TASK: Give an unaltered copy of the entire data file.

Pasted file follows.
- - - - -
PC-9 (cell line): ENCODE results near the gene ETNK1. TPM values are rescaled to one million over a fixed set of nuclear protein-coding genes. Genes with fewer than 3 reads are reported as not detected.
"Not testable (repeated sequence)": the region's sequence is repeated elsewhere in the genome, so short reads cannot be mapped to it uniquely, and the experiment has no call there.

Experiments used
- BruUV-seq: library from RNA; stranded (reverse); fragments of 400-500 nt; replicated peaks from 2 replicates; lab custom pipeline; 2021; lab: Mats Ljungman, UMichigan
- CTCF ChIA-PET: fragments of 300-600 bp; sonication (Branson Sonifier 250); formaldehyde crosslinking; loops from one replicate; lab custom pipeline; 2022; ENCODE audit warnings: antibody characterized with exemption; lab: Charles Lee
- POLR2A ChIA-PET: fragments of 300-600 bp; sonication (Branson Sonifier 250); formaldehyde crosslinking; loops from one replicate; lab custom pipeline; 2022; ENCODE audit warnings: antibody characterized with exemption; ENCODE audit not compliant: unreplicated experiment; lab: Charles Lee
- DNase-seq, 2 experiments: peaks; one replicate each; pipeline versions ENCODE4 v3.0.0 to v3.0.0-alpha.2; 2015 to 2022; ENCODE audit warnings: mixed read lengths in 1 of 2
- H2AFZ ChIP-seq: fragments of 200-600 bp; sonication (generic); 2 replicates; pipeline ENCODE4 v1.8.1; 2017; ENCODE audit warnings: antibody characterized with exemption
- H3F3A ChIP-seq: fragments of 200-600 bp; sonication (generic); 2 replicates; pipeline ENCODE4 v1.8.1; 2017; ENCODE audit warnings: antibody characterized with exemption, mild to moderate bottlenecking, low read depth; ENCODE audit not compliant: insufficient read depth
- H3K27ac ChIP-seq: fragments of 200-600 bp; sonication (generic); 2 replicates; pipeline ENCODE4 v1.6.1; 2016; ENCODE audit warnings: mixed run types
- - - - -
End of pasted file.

PC-9 (cell line): ENCODE results near the gene ETNK1. TPM values are rescaled to one million over a fixed set of nuclear protein-coding genes. Genes with fewer than 3 reads are reported as not detected.
"Not testable (repeated sequence)": the region's sequence is repeated elsewhere in the genome, so short reads cannot be mapped to it uniquely, and the experiment has no call there.

Experiments used
- BruUV-seq: library from RNA; stranded (reverse); fragments of 400-500 nt; replicated peaks from 2 replicates; lab custom pipeline; 2021; lab: Mats Ljungman, UMichigan
- CTCF ChIA-PET: fragments of 300-600 bp; sonication (Branson Sonifier 250); formaldehyde crosslinking; loops from one replicate; lab custom pipeline; 2022; ENCODE audit warnings: antibody characterized with exemption; lab: Charles Lee
- POLR2A ChIA-PET: fragments of 300-600 bp; sonication (Branson Sonifier 250); formaldehyde crosslinking; loops from one replicate; lab custom pipeline; 2022; ENCODE audit warnings: antibody characterized with exemption; ENCODE audit not compliant: unreplicated experiment; lab: Charles Lee
- DNase-seq, 2 experiments: peaks; one replicate each; pipeline versions ENCODE4 v3.0.0 to v3.0.0-alpha.2; 2015 to 2022; ENCODE audit warnings: mixed read lengths in 1 of 2
- H2AFZ ChIP-seq: fragments of 200-600 bp; sonication (generic); 2 replicates; pipeline ENCODE4 v1.8.1; 2017; ENCODE audit warnings: antibody characterized with exemption
- H3F3A ChIP-seq: fragments of 200-600 bp; sonication (generic); 2 replicates; pipeline ENCODE4 v1.8.1; 2017; ENCODE audit warnings: antibody characterized with exemption, mild to moderate bottlenecking, low read depth; ENCODE audit not compliant: insufficient read depth
- H3K27ac ChIP-seq: fragments of 200-600 bp; sonication (generic); 2 replicates; pipeline ENCODE4 v1.6.1; 2016; ENCODE audit warnings: mixed run types